- Private dorms: A private dormitory complex will include many of the features of residence halls on campus. They may offer shared bedroom-style units in addition to amenities like fitness centers and dining locations. This housing type is often found on or just outside of a university campus.
- Houses: This accommodation type may have multiple bedrooms but only have a single set of common areas, like a kitchen, living room, and dining room. Typically, houses come with one fixed rent price, and the residents split it amongst themselves. Alternatively, some student houses may split rent by bedroom.
Trends in Student Housing
If you’re considering investing in student housing, it’s essential to pay close attention to market trends in order to inform your investment strategy. Market trends in this housing type can help you uncover what types of accommodations students are looking for, so you can more easily fill rooms in your property investment.
1. Private Living Areas
In the past two decades, private student housing arrangements have grown popular. With the need for social distancing and quarantining amidst the COVID-19 pandemic, this need for privacy has increased even further.
These more private apartment-style living areas take the place of the communal, corridor-style accommodations that were common in universities prior to the turn of the century. The traditional, communal housing style in dormitories typically features shared bedrooms and bathrooms shared by entire floors or wings of a building. Apartment-style housing offers common areas like kitchens and living rooms but provides a private bedroom for every tenant.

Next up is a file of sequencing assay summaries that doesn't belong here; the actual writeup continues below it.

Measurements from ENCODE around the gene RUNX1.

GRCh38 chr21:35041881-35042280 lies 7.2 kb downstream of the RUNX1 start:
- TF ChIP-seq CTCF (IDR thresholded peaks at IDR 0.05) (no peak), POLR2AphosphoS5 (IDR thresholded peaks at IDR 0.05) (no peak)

Many universities, colleges, and students emphasize sustainability values that also apply to housing. Since campus housing initiatives and potential tenants prioritize environmentalism, student housing landlords may want to implement sustainability practices in their properties to compete in the market.
Introducing sustainability in student housing can include small adjustments and large-scale changes. Minor adjustments may include replacing incandescent bulbs with more efficient ones or installing a bike rack to encourage students to cycle to class rather than drive their cars. More significant changes can consist of installing new windows or adding solar panels.
As more coursework shifts online, connection to the internet is crucial in student housing. In a study on student internet access, 1 in 4 students reported an unreliable internet connection made completing their coursework difficult. When students begin searching for housing in the new year, reliable WiFi capabilities may be high on the priority list.
Landlords may not be responsible for WiFi connectivity in homes where students typically set up their own internet plans, but WiFi is an essential consideration for apartment buildings. It’s important that every room in a complex has a strong and consistent internet connection, so students can count on their housing when completing schoolwork.